I first read this story years ago as a prose piece on one of Gaiman's collections and at the time it very much appealled to my inner goth who loves a tale of angelic violence and retribution.  This version is a graphic novel with the story illustrated by artist P. Craig Russell who has worked with the writer a few times over the years as well as with folks like Michael Moorcock (on Elric) alongside adapting older works by Oscar Wilde (Salome) and various operas.

Neil Gaiman & P. Craig Russell - Murder Mysteries

Neil Gaiman & P. Craig Russell - Murder Mysteries
The story here tells of the first murder and of it's investigation by Raguel, the vengeance of the Lord.  The majority of the book is set in Heaven so Russell gets to let his lovely art nouveau-esque style fly as he draws angels soaring on majestic wings amidst gleaming spires.  Outside of Raguel's tale there is a framing device set in LA that walks an almost perfect line between the sort of 70s and 80s LA serial killer vibe so beloved of movies and a Chinatown / The Long Goodbye neo-noir that is helped no end by Gaiman's outsider commentary.

It's a cool quick story with an interesting twist - several actually - on the usual.  I'm a fan of Gaiman's short stories and Russell is always worth a look.  His isn't the type of comic art I generally seek out - I prefer the more idiosyncratic art of folks like Kevin O'Neill, Eddie Campbell or Ted McKeever - but that doesn't mean I don't thoroughly enjoy it when I find it and it makes for as perfect a match here with Gaiman's words as it did years ago with Moorcock's.

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Sunday, 19 July 2020

The City of the Dead

The City of the Dead - Christopher Lee
Known in the US by the much more relevant name 'Horror Hotel', 'The City of the Dead' was made in 1960 by the production team of Milton Subotsky and Max Rosenberg who would, just two years later, go on to form the legendary Amicus studio.  Written by 'Night of the Eagle' screenwriter George Baxt, funded in part by Nottingham Forest FC and featuring Christopher Lee and Valentine Dyall (Doctor Who's 'The Black Guardian' and the voice of 'Deep Thought' in The Hitchhiker's Guide to the Galaxy) this British made movie, featuring predominantly British actors was set in the US with the cast adopting American accents (with various degrees of success) in order to maximise the movies appeal overseas.

The City of the Dead - Christopher Lee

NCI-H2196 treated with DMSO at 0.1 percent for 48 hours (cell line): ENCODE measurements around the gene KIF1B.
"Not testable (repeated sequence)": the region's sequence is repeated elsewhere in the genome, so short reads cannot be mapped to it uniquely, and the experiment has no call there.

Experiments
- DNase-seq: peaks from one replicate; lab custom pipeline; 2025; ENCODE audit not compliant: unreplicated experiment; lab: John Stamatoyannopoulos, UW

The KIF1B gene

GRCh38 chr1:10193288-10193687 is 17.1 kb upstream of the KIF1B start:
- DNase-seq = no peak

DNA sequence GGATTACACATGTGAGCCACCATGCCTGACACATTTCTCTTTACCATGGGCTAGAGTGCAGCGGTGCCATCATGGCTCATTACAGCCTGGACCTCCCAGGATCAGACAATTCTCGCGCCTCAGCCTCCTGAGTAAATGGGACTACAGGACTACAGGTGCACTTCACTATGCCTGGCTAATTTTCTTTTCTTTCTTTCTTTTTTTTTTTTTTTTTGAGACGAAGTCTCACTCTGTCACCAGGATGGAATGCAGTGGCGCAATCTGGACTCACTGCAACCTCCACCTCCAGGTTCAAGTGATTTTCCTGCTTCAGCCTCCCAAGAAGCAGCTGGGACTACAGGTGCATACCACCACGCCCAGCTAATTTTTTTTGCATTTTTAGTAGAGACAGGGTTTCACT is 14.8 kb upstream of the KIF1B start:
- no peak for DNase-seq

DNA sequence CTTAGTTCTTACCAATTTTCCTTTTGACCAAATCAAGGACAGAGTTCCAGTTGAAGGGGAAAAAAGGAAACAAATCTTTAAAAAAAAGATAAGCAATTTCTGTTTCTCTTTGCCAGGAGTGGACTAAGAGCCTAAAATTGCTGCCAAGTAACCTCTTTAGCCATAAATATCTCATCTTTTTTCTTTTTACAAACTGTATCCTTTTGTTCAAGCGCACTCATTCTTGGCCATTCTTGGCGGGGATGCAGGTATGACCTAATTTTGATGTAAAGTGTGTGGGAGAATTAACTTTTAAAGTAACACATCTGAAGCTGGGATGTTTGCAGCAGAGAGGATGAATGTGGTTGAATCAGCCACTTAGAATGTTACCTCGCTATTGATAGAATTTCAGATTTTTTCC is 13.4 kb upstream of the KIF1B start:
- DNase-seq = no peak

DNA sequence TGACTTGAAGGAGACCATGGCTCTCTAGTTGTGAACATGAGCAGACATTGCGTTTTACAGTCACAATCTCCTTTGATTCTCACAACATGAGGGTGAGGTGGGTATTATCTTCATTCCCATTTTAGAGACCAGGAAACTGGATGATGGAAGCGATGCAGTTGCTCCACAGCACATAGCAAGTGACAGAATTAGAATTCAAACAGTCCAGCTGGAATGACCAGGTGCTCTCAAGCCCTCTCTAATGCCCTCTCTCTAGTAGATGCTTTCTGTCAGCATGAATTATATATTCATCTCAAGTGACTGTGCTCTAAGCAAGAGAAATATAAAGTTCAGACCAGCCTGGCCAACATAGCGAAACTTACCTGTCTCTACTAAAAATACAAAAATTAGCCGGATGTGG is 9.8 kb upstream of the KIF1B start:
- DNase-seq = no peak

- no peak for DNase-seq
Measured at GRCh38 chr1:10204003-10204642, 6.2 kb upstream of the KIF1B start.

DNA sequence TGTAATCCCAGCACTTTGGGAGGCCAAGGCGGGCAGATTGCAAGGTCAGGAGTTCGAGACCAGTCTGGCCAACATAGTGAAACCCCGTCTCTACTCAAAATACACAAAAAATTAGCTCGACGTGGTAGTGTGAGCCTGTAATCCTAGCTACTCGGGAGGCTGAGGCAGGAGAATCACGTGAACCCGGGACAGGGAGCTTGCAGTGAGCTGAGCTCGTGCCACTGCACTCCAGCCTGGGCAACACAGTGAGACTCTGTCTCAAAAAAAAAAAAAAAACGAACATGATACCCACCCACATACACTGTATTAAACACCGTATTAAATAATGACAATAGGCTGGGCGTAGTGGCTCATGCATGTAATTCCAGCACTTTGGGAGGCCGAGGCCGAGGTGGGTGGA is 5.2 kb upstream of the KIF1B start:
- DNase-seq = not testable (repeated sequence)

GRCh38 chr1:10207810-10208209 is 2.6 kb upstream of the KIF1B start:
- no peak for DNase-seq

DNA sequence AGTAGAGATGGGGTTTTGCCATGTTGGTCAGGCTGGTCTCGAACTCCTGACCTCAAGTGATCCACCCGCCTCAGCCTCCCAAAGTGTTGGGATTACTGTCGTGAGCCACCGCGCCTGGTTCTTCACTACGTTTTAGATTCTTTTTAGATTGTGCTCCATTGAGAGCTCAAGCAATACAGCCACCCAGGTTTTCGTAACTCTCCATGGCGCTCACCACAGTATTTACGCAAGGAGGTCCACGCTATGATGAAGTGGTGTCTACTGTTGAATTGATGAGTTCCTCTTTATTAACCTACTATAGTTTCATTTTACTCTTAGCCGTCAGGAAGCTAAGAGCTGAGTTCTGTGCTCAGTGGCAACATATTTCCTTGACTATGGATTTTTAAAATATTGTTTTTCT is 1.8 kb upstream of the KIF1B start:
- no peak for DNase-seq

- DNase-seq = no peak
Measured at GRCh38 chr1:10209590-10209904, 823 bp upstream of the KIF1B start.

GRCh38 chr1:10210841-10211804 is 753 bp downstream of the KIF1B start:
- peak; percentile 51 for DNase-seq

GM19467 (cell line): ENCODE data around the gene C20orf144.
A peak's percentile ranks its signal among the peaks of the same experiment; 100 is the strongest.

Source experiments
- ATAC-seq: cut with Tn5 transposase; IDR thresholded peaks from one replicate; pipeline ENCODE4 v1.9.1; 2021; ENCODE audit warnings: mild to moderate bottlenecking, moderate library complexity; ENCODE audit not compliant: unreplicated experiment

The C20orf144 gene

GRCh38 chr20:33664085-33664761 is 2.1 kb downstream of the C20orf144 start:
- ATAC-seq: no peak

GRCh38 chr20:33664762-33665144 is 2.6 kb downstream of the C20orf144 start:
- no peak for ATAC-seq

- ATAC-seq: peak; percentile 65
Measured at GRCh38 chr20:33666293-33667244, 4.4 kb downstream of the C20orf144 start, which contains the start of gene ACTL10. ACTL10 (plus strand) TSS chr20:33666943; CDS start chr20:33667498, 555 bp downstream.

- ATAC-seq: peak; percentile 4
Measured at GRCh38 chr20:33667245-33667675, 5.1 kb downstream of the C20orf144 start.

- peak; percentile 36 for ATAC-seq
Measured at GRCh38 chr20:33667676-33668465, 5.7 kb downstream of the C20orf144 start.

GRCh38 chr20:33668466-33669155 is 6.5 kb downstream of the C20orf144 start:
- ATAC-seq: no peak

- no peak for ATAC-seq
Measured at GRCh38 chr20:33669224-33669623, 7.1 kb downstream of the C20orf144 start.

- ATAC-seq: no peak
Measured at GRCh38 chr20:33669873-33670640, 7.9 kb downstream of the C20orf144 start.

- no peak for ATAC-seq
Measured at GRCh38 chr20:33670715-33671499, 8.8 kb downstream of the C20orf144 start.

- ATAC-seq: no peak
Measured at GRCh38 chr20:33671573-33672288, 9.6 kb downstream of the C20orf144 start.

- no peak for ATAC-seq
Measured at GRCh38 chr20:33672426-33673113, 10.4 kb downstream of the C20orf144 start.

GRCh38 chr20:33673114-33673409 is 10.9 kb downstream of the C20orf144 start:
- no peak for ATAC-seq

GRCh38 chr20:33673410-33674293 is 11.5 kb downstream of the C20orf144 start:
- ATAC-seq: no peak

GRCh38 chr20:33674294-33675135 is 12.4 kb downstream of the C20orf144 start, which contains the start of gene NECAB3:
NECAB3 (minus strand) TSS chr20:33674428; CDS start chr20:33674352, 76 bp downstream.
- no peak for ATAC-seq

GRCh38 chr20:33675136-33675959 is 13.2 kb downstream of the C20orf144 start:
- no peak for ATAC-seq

It opens in the town of Whitewood, Massachusetts in 1692 where Elizabeth Selwyn (Patricia Jessel) is being burned as a witch whilst simultaneously cursing the town.  Along with her fellow devil botherer, Jethrow Keane (Dyall), she survives into the 20th century where she runs the mist wreathed towns sole mist wreathed hotel and sacrifices young, nubile virgins - women only, no men need apply - twice a year on two dates that seem peculiarly close together.  Into that hotel comes a young student working on her thesis on the devil worshipping witches of misty Massachusets who, while lying around in her negligee reading ancient tomes, begins to hear scary chanting from beneath the floorboards and surprisingly cool jazz from the hotel lobby before being dragged to her stabby, devily doom.  Hot(ish) on her mist wreathed heels comes her brother and boyfriend wondering why she hasn't been in touch for 2 weeks and it's not long before they too are caught up in the evil mist wreathed antics.

The City of the Dead - Christopher Lee
There's some lazy direction, watch out for two almost identical scenes in the mist wreathed street one featuring our doomed student Nan (Venetia Stevenson) and the other, her brother, Richard (Dennis Lotis), and the movie is generally a fairly sluggish affair. It does though look nice despite being seemingly entirely filmed in a studio,  the mist wreathed street and graveyard of Whitewood appearing suitably dilapidated and I've always thought there was definite Lovecraft-esque vibe to the movie no doubt a result of its American scriptwriter and his decision to locate the movie in Massachusets; the university could easily be Arkham's Miskatonic University and mist wreathed Whitewood could certainly pass for Dunwich and it's a shame he went with old fashioned witchery rather than fully committing and adding in an 'Old One' or two.

The City of the Dead - Christopher Lee
It's very much a transition into the Amicus aesthetic, with the mist wreathing, the aged buildings and the graveyard they are still firmly embedded in the gothic trappings that worked so well for Hammer but its contemporary setting, the focus on liberated(ish) young women, the university campus and the jazz soundtrack all show the nascent stages of a new sensibility and offer glimpses of the direction Subotsky and Rosenberg were going to push their brand of horror movie in once their new production company was up and running and as such what we get is an intriguing mish mash of slightly missed opportunities that is never less than watchable but equally is never more than either.



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Friday, 17 July 2020

The Children of the Pool and Other Stories

Arthur Machen
Tartarus Press